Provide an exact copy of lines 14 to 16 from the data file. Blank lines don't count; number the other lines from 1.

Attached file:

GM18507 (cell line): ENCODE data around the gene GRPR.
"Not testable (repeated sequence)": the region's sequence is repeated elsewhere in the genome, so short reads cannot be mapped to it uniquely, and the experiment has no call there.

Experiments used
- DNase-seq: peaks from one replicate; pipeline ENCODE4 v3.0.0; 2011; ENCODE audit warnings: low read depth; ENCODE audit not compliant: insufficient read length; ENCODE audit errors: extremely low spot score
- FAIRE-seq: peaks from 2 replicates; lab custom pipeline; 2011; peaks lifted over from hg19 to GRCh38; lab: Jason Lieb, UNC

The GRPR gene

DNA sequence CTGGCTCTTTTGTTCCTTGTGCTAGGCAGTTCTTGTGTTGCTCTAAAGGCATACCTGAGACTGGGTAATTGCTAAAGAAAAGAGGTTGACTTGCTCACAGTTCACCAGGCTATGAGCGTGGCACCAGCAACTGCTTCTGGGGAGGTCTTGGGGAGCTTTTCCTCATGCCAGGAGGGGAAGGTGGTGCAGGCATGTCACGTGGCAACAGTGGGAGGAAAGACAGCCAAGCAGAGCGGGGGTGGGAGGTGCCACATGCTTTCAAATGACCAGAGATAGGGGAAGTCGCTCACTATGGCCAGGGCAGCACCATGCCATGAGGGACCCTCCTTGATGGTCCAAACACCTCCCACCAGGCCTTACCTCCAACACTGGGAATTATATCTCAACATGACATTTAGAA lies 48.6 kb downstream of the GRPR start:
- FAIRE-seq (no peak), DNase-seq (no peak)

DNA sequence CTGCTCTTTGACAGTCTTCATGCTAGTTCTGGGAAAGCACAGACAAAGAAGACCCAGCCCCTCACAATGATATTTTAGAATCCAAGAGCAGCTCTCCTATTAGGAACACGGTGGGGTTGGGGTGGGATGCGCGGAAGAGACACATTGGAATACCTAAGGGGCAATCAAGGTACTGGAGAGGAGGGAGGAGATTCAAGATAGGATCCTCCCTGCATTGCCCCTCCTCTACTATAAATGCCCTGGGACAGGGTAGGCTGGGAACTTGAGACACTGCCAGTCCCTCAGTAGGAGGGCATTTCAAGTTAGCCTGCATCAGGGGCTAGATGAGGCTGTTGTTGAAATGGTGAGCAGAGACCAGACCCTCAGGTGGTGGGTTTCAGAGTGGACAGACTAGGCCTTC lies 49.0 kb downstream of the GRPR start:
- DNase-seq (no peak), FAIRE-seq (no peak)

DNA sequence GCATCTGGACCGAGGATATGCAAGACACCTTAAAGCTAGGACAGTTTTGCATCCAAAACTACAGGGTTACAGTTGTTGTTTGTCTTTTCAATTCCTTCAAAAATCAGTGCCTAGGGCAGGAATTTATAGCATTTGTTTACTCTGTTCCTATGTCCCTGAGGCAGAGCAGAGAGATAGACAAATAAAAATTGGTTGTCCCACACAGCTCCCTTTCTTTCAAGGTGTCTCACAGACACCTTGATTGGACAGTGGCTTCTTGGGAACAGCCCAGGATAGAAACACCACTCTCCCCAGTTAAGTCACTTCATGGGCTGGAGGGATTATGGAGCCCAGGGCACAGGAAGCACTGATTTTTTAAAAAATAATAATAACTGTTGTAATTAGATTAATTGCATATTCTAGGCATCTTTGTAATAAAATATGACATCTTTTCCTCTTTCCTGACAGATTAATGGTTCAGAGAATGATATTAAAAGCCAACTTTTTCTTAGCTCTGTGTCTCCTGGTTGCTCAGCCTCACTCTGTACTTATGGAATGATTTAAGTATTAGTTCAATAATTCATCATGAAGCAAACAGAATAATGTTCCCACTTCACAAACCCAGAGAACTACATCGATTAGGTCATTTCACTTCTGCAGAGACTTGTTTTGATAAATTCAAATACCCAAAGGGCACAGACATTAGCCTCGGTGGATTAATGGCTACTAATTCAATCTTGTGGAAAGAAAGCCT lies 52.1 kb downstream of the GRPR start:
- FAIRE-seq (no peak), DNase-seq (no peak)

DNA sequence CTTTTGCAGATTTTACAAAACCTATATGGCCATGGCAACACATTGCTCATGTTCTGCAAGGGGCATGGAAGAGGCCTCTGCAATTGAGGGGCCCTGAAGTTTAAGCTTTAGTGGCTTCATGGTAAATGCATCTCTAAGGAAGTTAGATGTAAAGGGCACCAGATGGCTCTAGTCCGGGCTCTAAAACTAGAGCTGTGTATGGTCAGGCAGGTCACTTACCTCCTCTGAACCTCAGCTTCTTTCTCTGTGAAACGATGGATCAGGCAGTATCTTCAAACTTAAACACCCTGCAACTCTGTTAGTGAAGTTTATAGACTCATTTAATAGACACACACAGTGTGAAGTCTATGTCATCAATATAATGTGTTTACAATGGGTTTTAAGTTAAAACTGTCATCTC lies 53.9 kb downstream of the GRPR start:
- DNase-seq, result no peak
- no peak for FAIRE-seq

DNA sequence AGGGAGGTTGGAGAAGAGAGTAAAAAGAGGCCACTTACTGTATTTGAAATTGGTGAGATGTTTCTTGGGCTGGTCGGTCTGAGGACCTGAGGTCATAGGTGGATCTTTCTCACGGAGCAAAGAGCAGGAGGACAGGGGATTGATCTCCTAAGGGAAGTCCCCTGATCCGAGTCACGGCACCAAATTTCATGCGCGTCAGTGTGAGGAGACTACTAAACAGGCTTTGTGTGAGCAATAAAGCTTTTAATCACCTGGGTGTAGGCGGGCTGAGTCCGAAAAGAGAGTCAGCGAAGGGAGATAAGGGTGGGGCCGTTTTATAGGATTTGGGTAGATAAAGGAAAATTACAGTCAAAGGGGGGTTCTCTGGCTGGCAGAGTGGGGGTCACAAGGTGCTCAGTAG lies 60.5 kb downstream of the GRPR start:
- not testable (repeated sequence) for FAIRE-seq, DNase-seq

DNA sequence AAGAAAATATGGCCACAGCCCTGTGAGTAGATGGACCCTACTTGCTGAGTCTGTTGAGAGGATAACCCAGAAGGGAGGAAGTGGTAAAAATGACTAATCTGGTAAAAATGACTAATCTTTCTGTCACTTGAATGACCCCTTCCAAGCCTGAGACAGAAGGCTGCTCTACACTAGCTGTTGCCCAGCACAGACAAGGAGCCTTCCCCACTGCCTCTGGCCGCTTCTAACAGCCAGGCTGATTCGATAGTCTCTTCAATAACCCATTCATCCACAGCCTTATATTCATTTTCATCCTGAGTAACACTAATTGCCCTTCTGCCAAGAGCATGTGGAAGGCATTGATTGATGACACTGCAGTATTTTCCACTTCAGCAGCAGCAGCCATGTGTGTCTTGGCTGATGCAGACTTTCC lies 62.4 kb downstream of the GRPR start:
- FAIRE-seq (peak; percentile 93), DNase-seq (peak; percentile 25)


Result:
- DNase-seq, result no peak
- no peak for FAIRE-seq

DNA sequence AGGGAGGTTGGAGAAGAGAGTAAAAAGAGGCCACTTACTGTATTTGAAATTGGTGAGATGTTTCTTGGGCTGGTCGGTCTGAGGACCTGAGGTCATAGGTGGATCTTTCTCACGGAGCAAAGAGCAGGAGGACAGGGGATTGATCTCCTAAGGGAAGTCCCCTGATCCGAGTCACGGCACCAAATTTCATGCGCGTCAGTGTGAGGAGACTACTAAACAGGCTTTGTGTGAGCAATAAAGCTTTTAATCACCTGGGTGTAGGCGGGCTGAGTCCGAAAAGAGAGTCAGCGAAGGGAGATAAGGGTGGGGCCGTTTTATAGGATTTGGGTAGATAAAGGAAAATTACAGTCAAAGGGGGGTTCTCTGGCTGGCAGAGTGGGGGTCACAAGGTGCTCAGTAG lies 60.5 kb downstream of the GRPR start: